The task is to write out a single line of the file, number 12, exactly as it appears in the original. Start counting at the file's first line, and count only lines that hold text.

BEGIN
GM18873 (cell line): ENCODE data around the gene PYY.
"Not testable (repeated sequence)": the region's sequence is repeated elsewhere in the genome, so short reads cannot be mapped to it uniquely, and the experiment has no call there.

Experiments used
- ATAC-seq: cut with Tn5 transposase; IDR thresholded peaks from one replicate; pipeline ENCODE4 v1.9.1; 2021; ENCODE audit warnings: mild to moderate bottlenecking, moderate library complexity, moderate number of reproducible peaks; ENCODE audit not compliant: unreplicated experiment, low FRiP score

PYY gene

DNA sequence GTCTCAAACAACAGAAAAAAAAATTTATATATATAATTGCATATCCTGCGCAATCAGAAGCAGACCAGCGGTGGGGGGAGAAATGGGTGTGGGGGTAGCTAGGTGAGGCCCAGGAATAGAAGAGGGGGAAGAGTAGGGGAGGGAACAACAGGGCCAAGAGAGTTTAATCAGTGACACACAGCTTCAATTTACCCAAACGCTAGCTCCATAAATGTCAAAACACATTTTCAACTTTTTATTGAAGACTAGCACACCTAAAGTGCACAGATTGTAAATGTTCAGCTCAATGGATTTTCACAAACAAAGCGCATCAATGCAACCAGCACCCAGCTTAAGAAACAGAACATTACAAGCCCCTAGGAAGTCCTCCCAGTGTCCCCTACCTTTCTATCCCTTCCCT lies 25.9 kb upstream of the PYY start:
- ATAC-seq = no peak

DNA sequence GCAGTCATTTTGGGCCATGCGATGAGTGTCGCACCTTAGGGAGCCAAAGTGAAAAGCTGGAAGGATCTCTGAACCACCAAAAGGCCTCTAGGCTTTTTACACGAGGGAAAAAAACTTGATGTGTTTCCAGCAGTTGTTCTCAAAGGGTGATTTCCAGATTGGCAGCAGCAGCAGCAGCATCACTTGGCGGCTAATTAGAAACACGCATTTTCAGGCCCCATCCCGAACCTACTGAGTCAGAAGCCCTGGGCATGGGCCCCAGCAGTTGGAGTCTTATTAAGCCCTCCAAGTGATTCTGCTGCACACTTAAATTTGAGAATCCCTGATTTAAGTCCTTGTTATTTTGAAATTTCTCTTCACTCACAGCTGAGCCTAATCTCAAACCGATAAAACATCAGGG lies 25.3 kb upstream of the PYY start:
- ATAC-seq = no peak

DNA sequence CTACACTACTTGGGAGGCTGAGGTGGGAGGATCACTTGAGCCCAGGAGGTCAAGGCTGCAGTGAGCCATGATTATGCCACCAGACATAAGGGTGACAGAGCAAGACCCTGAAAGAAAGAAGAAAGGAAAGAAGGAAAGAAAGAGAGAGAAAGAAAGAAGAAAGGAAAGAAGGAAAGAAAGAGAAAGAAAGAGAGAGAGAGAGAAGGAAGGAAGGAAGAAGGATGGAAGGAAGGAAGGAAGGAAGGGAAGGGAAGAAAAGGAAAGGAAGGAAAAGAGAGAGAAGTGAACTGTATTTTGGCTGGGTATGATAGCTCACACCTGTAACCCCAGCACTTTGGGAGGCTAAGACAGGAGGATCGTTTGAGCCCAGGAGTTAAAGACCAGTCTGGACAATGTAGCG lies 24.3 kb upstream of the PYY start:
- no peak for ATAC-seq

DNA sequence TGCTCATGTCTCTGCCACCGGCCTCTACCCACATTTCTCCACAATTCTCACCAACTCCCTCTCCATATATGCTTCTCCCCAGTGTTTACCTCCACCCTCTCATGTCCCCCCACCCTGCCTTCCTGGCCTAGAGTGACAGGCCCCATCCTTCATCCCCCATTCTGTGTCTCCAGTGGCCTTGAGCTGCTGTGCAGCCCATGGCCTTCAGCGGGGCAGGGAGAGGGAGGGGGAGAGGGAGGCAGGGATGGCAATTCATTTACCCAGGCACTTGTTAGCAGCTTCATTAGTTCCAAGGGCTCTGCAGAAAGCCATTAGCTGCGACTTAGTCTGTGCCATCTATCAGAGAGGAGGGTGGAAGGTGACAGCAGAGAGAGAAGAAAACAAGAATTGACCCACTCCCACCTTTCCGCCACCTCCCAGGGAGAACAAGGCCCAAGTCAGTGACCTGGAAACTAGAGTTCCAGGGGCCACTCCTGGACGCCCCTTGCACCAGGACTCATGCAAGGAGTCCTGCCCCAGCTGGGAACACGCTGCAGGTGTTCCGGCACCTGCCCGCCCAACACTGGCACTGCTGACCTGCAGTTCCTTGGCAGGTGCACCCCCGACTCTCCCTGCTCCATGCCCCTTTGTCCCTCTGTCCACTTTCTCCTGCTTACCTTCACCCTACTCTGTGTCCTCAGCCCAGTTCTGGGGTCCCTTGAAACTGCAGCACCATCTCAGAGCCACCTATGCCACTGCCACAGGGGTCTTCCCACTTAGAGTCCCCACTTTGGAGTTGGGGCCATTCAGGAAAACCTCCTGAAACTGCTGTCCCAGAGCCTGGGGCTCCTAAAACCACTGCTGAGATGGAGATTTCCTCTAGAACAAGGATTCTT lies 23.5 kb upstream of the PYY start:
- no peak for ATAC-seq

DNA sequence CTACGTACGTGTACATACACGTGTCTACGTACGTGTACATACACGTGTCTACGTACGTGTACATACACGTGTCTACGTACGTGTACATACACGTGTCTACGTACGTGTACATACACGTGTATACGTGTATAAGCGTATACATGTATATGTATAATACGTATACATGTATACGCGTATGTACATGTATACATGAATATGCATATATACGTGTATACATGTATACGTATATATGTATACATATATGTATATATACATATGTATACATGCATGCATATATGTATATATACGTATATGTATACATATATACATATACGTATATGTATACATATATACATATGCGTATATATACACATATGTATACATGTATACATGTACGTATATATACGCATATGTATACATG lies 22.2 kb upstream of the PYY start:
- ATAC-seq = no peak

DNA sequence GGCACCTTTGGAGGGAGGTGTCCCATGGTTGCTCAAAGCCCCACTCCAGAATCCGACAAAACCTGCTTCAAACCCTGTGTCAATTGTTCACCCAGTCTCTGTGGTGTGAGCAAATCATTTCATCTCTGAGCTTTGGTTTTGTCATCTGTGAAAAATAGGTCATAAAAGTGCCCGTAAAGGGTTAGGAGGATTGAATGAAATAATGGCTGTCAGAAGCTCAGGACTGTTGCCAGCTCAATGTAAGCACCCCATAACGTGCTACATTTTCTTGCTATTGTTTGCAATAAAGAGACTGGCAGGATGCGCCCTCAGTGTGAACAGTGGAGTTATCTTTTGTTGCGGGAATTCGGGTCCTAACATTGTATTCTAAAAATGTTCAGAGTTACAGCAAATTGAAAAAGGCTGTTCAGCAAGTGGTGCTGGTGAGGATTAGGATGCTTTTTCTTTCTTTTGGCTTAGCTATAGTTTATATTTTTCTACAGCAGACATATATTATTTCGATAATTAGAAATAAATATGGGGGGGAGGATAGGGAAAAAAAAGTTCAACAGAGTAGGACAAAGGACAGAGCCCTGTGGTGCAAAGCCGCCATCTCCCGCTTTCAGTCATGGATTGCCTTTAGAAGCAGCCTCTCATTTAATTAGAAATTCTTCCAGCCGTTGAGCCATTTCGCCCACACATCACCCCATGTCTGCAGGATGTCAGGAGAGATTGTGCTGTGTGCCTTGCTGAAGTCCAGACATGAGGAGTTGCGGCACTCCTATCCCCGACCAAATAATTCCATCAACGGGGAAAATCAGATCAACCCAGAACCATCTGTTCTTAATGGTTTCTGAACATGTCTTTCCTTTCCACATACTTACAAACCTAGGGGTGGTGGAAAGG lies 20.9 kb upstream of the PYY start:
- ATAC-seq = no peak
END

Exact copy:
DNA sequence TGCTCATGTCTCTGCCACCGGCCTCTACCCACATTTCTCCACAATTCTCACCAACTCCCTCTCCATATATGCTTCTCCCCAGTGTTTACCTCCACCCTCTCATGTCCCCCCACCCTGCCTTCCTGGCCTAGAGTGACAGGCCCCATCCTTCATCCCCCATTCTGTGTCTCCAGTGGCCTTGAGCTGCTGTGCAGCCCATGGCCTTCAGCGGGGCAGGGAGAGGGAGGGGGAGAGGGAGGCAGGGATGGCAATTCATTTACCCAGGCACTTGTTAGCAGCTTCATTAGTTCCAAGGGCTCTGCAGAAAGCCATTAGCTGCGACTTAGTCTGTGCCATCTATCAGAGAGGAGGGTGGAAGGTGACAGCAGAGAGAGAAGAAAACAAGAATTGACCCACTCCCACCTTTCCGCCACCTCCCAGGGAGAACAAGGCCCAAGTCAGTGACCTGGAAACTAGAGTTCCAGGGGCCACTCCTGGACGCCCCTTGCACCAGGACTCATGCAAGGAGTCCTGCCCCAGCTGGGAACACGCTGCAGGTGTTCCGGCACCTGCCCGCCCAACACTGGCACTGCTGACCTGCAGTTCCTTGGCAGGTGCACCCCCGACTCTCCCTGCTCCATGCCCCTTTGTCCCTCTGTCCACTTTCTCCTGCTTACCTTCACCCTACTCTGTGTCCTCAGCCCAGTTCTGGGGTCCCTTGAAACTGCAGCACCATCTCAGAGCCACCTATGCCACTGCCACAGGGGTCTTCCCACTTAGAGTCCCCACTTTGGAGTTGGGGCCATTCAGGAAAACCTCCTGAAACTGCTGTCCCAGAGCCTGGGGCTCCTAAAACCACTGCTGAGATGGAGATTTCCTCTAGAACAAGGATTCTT lies 23.5 kb upstream of the PYY start: